Why Democrats Shouldn’t Abandon the Moral High Ground

There is a ubiquitous refrain that almost every child heard at some point when their parents said “no” to something they wanted to do. It went something like this:

Child: But all my friends are doing it.
Parent: If all your friends were jumping off a cliff, would you want to go too?

I thought of that when I read Dahlia Lithwick’s suggestion that it is time for Democrats to abandon the moral high ground, as well as the follow-up to her piece by Charles Pierce. Lithwick takes it beyond the somewhat forced resignation of Sen. Al Franken.

Is this the principled solution? By every metric I can think of, it’s correct. But it’s also wrong. It’s wrong because we no longer inhabit a closed ethical system, in which morality and norm preservation are their own rewards. We live in a broken and corroded system in which unilateral disarmament is going to destroy the very things we want to preserve…

This isn’t a call to become tolerant of awful behavior. It is a call for understanding that Democrats honored the blue slip, and Republicans didn’t. Democrats had hearings over the Affordable Care Act; Republicans had none over the tax bill. Democrats decry predators in the media; Republicans give them their own networks. And what do Democrats have to show for it? There is something almost eerily self-regarding in the notion that the only thing that matters is what Democrats do, without considering what the systemic consequences are for everyone.

Here’s how Pierce weighed in:

Lithwick is dead right. There is no commonly accepted Moral High Ground left to occupy anymore, and to pretend one exists is to live in a masturbatory fantasyland. It’s like lining yourself up behind Miss Manners in a political debate against Machiavelli.

While neither of them comes out with any concrete suggestions about what Democrats should actually do, perhaps you see why this advice sounds like the scenario of following your friends off a cliff. It basically comes down to a suggestion that because Republicans have abandoned the moral high ground, Democrats should too.

The odd assumption I find in this argument is that, in order to fight back against Republican abuses, Democrats have to abandon their morals. Pierce even goes so far as to compare the maintenance of morals to Miss Manners who lives in a “masturbatory fantasyland.”

My mind immediately went to the man who started something called the Moral Mondays Movement: Rev. William Barber. Does anyone really think he isn’t fighting back against Republican abuses because his movement is firmly rooted in the moral high ground?

Rather than an abandonment of the moral high ground, every progressive accomplishment in this country over the course of our history has been rooted in the moral principles of things like equality, fairness, and justice. When have the opponents of those movements ever played fair or within moral bounds?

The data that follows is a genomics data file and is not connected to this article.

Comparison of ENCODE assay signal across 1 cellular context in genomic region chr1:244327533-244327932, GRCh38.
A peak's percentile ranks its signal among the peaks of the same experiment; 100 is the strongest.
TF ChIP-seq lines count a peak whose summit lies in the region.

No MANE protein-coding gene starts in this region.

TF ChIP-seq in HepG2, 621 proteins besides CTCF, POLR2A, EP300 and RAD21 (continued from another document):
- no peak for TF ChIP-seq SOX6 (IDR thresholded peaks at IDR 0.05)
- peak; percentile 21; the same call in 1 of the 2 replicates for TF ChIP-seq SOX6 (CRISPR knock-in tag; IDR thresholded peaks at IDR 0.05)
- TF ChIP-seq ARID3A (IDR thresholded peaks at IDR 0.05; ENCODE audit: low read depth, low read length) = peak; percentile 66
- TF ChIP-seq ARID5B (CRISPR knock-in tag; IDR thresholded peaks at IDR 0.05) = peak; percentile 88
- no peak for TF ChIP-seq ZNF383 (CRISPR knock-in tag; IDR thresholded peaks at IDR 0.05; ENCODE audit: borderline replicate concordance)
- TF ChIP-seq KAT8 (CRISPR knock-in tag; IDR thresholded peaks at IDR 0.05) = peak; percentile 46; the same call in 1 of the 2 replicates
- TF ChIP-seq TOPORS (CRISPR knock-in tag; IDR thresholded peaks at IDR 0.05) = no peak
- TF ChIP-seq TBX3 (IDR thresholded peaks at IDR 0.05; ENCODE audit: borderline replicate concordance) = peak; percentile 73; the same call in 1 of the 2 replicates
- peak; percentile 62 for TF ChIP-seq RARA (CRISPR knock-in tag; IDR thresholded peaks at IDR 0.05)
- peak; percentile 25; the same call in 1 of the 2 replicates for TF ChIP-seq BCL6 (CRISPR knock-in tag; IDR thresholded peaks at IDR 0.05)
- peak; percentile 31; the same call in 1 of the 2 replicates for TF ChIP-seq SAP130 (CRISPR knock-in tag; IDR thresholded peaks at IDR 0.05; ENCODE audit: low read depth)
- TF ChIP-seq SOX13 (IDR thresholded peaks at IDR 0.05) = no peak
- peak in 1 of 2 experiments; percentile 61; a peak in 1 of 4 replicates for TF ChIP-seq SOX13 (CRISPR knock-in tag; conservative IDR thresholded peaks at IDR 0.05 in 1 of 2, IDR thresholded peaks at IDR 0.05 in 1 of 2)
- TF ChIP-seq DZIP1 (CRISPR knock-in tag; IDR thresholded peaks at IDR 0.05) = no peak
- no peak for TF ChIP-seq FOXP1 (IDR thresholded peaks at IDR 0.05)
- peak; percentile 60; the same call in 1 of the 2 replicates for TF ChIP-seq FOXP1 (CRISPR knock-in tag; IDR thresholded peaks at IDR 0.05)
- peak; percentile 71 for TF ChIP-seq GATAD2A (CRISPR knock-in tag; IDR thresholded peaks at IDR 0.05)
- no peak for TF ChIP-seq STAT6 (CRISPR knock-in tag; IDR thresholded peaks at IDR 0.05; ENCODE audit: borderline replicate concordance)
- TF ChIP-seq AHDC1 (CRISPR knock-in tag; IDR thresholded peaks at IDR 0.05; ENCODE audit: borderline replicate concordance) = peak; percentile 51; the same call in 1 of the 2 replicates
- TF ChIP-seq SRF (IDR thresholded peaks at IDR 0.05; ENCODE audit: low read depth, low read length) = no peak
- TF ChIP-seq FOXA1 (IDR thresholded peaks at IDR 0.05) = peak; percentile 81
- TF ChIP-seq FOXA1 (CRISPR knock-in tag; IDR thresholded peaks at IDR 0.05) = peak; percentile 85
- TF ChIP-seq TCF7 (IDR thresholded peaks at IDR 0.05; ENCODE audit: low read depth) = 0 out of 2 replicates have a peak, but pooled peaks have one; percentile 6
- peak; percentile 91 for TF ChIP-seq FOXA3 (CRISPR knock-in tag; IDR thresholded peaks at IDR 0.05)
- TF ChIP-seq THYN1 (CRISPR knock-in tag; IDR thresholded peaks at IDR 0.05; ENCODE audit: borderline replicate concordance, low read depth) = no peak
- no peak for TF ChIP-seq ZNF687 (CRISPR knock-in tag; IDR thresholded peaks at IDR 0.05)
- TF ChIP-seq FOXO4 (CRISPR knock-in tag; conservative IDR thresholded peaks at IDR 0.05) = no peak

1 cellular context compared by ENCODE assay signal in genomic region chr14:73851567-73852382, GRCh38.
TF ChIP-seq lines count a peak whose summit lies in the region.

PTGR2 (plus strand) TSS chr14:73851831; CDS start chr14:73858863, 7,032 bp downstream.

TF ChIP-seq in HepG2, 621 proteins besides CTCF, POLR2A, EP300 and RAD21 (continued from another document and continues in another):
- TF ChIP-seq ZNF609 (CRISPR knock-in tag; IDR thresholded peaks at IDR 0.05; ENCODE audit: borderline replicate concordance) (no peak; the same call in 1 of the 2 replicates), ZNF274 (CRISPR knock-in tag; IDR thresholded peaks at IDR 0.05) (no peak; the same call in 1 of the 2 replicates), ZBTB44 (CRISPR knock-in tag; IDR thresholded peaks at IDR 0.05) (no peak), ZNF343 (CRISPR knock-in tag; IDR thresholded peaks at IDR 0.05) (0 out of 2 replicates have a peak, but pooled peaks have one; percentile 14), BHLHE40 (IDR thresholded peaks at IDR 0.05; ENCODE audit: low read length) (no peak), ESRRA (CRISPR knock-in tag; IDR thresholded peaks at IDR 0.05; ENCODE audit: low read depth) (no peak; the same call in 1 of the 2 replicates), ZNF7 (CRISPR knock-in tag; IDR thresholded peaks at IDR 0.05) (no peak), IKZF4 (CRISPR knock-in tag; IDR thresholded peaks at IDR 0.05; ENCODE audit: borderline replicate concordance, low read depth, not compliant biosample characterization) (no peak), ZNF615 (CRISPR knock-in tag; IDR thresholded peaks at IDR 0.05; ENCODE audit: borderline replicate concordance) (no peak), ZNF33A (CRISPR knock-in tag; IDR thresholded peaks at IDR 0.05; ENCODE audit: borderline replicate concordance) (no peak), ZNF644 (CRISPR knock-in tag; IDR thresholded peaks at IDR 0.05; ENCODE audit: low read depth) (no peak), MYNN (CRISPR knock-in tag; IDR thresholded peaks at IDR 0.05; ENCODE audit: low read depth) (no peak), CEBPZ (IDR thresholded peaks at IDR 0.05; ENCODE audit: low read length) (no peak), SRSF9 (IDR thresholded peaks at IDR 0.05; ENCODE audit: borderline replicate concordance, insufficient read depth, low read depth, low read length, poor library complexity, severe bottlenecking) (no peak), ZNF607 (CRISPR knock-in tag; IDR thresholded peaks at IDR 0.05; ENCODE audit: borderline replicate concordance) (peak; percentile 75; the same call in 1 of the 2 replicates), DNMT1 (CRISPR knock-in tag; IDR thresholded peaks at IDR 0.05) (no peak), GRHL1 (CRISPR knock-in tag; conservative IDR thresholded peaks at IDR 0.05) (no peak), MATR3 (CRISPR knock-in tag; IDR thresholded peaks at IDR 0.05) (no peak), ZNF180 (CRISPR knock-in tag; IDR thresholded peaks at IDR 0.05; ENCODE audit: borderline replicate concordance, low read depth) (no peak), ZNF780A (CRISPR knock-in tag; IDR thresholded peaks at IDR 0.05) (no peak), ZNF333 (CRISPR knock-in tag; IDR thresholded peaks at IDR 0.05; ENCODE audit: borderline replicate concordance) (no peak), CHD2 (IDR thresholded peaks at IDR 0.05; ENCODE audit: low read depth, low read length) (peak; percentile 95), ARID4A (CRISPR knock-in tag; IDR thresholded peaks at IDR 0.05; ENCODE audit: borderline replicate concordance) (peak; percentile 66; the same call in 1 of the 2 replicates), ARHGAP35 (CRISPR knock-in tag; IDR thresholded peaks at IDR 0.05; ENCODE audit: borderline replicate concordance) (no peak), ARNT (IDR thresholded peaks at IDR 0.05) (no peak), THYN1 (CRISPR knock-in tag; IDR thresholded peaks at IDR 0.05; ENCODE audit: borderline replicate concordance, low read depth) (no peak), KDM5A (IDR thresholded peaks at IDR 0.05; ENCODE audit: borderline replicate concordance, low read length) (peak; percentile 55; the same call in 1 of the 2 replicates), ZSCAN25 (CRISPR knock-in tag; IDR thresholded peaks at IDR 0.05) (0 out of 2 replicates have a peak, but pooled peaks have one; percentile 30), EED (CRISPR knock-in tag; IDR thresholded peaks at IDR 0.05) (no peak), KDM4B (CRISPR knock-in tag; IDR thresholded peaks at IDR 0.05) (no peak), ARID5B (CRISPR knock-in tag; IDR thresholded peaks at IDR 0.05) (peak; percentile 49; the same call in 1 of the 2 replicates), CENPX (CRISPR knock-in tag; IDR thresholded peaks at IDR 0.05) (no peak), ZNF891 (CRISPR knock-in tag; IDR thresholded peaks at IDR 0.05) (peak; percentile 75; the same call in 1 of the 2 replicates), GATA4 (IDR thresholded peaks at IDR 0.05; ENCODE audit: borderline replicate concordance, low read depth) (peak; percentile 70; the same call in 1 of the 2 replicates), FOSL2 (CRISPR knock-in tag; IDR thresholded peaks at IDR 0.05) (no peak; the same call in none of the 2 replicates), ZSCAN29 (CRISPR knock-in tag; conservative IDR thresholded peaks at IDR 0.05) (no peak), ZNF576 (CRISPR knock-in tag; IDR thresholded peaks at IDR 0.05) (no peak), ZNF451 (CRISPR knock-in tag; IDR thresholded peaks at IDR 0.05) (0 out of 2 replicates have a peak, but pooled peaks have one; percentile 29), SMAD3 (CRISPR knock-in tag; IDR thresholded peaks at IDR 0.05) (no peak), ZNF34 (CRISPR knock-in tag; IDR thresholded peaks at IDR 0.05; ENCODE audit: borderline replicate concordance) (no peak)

Fredrick Douglas recognized that the immorality of slavery required a fight when he suggested that “Power concedes nothing without a demand. It never did and it never will.”

Martin Luther King, Jr. said, “In the final analysis, means and ends must cohere because the end is preexistent in the means, and, ultimately, destructive means cannot bring about constructive ends.”

Audre Lorde warned us that, “the master’s tools will never dismantle the master’s house. They may allow us temporarily to beat him at his own game, but they will never enable us to bring about genuine change.”

All three of these people, along with a host of others, found ways to fight back against odds that make our current circumstances pale in comparison. They did so without abandoning the moral high ground.

I recognize that people are angry about Sen. Franken’s resignation, while the man who bragged about committing sexual assault remains in the White House. I join those who suggest that Sen. Gillibrand’s response to that was wholly inadequate. We’re also angry at things like McConnell’s successful move to block President Obama’s nomination of a Supreme Court Justice while Trump’s man now sits on the bench.

But I’ll tell you what the appropriate response to that is. It isn’t about Democrats fighting as dirty as Republicans or abandoning their moral high ground. It is about what is happening in suburban living rooms all over this country. It is about people being angry enough to actually step up and run for office for the first time. It is about women saying “I can’t keep quiet.” It’s about showing up at town hall meetings to fight back against the repeal of Obamacare or this horrendous Republican tax bill. It’s about spending every spare minute and dollar on candidates you support who are running next November. Ultimately, it’s about whether or not you still believe this:

Nancy LeTourneau

Nancy LeTourneau is a contributing writer for the Washington Monthly. Follow her on Twitter @Smartypants60 .